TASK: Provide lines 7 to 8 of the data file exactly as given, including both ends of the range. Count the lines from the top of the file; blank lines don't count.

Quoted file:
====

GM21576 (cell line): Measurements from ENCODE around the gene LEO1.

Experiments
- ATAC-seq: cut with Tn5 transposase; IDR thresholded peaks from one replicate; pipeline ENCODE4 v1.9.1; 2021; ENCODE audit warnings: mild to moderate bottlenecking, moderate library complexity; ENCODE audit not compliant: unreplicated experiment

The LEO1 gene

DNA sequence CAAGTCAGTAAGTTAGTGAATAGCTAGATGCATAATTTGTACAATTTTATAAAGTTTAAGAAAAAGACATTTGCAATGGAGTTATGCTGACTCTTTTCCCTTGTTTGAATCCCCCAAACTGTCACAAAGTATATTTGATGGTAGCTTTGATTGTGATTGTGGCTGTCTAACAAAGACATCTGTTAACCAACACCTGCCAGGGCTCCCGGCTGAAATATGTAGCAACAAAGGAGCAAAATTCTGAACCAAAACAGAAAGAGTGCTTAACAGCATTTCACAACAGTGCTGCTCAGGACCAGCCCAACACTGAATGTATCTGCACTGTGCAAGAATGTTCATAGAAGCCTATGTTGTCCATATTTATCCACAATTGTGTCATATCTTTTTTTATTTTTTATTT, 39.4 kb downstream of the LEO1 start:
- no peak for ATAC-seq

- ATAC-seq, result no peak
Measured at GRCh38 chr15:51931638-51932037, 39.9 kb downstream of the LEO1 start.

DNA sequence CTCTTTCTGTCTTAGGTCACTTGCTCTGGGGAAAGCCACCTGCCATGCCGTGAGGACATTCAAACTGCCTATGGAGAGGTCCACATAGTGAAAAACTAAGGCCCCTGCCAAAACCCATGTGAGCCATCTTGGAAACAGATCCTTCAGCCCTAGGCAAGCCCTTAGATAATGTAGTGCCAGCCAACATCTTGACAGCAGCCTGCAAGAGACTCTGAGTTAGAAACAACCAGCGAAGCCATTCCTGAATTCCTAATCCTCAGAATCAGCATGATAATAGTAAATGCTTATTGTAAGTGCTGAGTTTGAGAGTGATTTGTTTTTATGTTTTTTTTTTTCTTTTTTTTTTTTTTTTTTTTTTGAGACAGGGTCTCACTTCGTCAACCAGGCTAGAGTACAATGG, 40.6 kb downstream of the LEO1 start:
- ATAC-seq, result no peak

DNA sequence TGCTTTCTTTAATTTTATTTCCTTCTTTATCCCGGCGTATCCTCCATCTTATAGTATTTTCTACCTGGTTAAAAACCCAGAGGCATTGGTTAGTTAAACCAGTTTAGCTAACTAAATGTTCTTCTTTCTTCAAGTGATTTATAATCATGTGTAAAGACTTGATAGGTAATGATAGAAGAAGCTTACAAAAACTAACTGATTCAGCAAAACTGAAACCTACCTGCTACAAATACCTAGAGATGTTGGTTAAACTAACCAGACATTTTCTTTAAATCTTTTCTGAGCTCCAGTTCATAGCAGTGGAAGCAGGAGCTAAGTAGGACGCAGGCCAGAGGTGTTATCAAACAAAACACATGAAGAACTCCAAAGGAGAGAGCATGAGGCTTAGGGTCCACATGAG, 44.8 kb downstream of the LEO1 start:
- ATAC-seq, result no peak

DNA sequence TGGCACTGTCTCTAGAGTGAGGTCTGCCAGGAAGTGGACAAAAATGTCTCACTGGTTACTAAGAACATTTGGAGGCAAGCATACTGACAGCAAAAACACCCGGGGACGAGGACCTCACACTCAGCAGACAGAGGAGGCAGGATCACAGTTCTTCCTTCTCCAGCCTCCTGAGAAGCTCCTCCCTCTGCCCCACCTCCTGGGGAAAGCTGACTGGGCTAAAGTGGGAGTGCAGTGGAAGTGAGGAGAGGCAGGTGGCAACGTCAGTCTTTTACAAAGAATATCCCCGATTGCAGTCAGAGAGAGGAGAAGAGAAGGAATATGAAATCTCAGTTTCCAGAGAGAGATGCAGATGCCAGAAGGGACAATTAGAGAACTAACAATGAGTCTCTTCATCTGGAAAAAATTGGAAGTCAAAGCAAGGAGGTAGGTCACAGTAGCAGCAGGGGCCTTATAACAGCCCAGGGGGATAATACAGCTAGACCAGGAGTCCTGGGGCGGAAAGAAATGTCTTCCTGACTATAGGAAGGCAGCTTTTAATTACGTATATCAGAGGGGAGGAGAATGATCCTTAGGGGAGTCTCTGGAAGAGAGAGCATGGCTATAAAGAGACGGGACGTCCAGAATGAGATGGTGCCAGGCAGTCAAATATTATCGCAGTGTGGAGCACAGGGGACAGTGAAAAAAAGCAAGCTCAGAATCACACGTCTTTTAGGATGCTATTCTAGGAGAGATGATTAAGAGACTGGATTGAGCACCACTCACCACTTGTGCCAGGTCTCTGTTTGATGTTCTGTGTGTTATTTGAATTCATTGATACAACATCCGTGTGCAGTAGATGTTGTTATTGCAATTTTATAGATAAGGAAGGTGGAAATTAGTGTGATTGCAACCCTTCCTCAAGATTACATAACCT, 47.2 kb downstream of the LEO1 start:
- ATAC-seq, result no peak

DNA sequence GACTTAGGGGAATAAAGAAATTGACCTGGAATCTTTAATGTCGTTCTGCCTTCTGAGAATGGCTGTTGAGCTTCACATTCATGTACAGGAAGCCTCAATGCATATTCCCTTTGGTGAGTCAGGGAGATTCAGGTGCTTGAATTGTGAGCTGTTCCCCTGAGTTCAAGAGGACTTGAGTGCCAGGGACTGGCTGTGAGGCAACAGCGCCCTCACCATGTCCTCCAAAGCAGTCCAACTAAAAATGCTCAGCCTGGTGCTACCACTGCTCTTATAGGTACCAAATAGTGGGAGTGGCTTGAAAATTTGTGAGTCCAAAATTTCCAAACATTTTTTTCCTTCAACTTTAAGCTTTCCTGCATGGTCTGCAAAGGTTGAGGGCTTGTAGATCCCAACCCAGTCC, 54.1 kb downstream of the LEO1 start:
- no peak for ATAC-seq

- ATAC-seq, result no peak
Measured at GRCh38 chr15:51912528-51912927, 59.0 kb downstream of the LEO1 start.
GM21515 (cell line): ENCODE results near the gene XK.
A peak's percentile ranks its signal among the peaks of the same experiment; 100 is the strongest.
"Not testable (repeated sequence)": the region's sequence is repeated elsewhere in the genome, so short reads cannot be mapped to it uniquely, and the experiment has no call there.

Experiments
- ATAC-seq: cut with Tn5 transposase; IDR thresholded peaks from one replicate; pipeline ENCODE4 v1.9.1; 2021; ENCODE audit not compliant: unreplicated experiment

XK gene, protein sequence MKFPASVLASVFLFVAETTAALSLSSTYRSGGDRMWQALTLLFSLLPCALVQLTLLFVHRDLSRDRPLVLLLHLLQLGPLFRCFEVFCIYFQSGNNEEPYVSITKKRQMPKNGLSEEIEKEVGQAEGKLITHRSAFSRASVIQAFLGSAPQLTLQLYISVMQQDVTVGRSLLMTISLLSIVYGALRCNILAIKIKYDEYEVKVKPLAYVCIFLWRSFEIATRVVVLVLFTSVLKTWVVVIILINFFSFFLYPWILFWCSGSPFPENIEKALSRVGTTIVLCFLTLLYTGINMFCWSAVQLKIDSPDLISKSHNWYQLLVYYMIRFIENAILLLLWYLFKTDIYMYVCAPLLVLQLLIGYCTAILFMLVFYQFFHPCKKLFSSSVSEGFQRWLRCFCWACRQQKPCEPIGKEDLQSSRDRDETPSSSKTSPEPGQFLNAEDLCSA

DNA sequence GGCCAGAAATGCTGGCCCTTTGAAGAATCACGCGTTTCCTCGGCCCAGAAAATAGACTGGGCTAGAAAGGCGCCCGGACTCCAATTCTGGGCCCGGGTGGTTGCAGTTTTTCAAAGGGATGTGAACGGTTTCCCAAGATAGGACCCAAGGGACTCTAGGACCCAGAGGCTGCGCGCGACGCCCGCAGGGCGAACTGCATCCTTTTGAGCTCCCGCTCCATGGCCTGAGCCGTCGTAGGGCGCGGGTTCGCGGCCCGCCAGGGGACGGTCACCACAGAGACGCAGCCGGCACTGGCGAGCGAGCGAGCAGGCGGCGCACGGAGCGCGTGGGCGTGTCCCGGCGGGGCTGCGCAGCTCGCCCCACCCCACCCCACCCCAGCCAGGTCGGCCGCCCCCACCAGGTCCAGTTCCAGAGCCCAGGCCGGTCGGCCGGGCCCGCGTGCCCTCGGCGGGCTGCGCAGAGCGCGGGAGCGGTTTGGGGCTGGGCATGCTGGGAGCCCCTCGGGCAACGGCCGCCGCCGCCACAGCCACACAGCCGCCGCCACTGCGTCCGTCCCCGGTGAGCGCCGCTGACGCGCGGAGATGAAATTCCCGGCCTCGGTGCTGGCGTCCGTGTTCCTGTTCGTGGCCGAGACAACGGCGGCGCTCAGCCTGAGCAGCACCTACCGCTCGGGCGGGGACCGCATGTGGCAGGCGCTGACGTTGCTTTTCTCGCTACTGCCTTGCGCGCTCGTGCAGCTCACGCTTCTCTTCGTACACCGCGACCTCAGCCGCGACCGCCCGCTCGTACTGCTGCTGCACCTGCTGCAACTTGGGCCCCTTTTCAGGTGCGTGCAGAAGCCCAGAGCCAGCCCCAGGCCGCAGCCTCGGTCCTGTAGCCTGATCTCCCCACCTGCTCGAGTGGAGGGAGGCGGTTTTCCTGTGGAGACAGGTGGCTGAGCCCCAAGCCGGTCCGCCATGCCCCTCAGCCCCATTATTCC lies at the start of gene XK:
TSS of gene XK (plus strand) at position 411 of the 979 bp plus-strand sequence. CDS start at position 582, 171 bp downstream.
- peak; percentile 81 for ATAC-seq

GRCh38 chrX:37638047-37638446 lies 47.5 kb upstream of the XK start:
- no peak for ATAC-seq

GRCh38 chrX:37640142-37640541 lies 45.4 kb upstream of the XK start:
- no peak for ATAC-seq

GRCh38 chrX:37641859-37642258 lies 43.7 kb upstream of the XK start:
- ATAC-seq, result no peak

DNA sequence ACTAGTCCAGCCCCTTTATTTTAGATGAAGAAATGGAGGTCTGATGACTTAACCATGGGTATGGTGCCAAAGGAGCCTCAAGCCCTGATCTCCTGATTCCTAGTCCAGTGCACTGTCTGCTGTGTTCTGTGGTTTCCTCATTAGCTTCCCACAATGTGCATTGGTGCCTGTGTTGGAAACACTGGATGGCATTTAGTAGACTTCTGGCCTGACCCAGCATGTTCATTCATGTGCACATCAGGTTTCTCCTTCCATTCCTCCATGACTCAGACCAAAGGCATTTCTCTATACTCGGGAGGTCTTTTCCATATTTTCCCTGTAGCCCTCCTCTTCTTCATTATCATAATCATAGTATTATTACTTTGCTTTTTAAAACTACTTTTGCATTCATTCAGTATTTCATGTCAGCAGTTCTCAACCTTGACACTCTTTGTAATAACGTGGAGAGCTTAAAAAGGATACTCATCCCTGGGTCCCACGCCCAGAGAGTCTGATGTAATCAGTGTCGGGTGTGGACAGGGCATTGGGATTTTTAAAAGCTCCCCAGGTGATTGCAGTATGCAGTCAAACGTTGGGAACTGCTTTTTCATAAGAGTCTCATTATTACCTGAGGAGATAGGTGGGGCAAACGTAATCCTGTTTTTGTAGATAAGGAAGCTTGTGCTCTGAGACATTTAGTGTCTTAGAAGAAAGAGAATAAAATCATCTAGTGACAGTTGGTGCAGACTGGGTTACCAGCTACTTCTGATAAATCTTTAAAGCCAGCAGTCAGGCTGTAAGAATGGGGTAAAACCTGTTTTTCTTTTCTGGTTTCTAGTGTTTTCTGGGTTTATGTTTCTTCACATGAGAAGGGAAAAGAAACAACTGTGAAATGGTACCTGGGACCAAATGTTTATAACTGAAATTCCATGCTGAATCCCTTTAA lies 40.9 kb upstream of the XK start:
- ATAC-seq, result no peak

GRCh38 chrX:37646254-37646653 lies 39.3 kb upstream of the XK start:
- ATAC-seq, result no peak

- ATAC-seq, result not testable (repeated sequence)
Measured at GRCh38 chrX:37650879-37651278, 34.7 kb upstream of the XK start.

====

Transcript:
- ATAC-seq, result no peak
Measured at GRCh38 chr15:51931638-51932037, 39.9 kb downstream of the LEO1 start.